A group of Capitol Hill lawmakers are combining efforts and influence to legislatively crack down on predatory lending nationwide.
Seventeen members of the U.S. House and eight U.S. Senators are supporting companion bills that would slash the cost of payday and car-title loans from their typical 300 percent annual interest rate to no more than 36 percent — the same rate protection that Congress first provided military families in 2006.
Today 90 million Americans living in 15 states and D.C. benefit from enacted rate caps of 36 percent or lower. But in the other 35 states, residents remain vulnerable to triple-digit interest rates that average 400 percent nationwide on an average loan of only $350. When consumers use their car titles as collateral for a larger and equally costly loan, a loss of personal transportation occurs when borrowers can no longer keep up with the spiraling high costs.
If enacted, the legislation is expected to have an immediate impact on payday and car-title loans; but would ensure that all consumer financial services would end cycles of debt that trick and trap unsuspecting consumers into long-term debt.
The bicameral effort is led by Sens. Dick Durbin of Illinois and Jeff Merkley, and Reps. Matt Cartwright of Pennsylvania and Steve Cohen of Tennessee.
“Predatory lending disproportionately harms people who are already struggling financially,” noted Cartwright, whose home state of Pennsylvania has already banned these types of predatory and high-cost loans. “This consumer-friendly legislation would provide relief from exorbitant fees for many low-income consumers across the country.”
Cohen, Cartwright’s House colleague, felt similarly.
“Throughout my career, I have always worked to shield people from those who would take advantage of them through predatory lending practices that can wreak havoc on people’s lives and perpetuate a cycle of indebtedness,” Cohen said. “Both justice and morality dictate that reasonable caps on interest be enacted to protect borrowers from devious lenders.”
State payday interest rates vary widely, from 662 percent in Texas to California’s 460 percent and Virginia’s 601 percent. In the Midwest, the states of Illinois, Missouri, Ohio and Wisconsin have comparable high interest rates that all exceed 400 percent. In Alabama and Mississippi, two of the nation’s poorest states when it comes to per capita incomes, payday interest rates are 521 percent and 456 percent, respectively.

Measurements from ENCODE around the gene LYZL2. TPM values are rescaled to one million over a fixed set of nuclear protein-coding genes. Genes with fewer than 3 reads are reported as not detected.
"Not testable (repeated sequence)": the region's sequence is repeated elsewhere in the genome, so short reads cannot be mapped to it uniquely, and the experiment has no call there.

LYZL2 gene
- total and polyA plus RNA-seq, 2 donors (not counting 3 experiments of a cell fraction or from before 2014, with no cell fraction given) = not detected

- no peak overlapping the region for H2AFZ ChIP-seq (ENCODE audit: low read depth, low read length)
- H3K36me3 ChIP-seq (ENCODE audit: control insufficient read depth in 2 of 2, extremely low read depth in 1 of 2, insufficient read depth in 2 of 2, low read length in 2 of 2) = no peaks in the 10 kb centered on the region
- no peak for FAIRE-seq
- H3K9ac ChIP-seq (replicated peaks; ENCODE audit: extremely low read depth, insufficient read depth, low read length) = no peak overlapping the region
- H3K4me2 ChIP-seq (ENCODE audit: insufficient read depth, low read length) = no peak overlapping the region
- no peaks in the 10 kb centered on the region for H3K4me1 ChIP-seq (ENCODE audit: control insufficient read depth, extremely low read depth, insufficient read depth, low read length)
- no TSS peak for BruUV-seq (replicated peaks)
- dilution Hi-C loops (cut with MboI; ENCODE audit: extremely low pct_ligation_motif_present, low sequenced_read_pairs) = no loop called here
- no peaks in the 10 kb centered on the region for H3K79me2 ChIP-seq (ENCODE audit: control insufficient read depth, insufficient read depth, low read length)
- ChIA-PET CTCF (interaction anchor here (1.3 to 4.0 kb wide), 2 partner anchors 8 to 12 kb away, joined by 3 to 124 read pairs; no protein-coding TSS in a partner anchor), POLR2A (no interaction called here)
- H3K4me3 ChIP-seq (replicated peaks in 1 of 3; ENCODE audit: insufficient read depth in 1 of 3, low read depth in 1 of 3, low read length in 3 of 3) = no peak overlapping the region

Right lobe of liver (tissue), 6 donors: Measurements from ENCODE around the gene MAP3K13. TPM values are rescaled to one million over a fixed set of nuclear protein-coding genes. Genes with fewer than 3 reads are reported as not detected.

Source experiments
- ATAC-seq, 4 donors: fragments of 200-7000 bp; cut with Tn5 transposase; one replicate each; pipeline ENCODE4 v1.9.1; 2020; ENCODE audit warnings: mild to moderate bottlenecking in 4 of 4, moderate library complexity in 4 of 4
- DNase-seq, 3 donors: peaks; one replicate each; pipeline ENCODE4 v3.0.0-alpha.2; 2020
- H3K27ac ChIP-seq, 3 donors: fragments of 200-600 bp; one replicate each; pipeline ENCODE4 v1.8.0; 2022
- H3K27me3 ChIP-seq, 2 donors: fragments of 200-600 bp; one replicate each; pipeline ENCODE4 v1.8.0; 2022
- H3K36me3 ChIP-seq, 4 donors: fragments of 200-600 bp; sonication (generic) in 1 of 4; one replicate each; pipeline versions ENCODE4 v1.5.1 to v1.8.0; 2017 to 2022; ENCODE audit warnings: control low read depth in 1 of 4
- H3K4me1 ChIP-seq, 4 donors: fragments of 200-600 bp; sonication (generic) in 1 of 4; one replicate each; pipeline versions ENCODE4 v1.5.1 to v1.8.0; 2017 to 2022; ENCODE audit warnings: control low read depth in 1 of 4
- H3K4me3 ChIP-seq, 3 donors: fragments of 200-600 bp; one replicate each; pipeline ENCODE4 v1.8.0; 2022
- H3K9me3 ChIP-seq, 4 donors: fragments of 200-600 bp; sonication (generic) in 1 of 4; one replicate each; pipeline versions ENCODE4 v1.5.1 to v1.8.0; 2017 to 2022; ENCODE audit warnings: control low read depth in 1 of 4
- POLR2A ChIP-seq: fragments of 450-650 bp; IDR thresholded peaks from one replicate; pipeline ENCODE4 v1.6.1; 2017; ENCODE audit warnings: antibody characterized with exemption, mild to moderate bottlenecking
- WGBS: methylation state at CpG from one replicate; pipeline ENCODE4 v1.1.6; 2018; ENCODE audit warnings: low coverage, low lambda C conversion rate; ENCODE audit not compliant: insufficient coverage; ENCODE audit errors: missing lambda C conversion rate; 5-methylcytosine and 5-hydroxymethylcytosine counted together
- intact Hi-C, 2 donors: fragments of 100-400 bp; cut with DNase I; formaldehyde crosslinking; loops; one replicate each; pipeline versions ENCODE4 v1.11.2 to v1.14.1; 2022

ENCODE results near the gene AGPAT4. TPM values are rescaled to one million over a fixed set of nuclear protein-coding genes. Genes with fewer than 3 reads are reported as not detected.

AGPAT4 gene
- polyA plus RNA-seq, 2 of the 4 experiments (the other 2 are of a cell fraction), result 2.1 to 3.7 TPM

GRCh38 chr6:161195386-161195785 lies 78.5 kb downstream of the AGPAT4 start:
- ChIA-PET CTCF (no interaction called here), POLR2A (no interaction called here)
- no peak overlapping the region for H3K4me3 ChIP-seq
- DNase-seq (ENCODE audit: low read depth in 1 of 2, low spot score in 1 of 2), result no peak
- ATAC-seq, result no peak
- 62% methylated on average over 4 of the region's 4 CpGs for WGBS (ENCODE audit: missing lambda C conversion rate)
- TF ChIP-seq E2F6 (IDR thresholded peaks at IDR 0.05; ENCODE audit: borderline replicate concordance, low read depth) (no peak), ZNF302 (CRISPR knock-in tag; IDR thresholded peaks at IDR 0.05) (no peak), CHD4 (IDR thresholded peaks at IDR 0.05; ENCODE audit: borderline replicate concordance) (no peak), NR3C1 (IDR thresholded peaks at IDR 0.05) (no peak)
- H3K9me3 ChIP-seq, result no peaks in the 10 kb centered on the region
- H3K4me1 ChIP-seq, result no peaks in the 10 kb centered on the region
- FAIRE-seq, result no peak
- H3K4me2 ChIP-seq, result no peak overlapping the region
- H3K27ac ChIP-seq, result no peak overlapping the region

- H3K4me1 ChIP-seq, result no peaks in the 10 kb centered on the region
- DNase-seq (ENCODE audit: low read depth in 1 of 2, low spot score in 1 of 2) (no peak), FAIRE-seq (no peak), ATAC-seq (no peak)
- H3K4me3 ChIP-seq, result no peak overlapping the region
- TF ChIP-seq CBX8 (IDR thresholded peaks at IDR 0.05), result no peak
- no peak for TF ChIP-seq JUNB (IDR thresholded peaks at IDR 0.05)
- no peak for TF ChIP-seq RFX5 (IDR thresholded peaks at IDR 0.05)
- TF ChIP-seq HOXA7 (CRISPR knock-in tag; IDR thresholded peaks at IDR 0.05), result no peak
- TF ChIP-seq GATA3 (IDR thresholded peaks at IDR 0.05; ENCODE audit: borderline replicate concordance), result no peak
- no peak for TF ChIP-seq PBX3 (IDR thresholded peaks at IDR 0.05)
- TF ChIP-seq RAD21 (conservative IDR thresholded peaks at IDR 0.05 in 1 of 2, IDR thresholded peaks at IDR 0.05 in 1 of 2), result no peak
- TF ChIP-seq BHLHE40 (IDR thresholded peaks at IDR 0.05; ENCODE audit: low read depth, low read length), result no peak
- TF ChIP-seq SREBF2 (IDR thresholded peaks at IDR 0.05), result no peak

“What we have encountered across the country is that when voters are given the chance to support a rate cap, large majorities consistently say no to debt-trap lending,” said Yana Miles, senior legislative counsel for the Center for Responsible Lending. “Conversely, when it comes to state legislatures, reform efforts are often thwarted by the industry.”
More than 40 national, state and local organizations have jointly written their Congress members in support of the legislation. Signers of the correspondence include civil rights organizations, labor and consumer advocates and research institutes.
In part, the letter states
“Veterans, seniors, women, and communities of color are most often targeted for exploitation by these unaffordable high-cost loans. … While the Consumer Financial Protection Bureau is expressly prohibited from setting a rate cap, Congress is not and should do so. A federal rate cap puts all creditors on a level playing field without undermining any additional consumer protections in the states.”
“Despite the economic gains we have made as a nation in recent years, many working families continue to struggle,” Durbin said. “For some, payday lenders offer a quick way to make ends meet, but their outrageous interest rate caps and hidden fees can have crippling effects on the people who can least afford it.”
Merkley said the bill’s simple, straightforward approach “will protect consumers and ensure that families aren’t bankrupted by high interest rates and hidden fees.”
Charlene Crowell is communications deputy director of the Center for Responsible Lending. She can be reached at Charlene.firstname.lastname@example.org.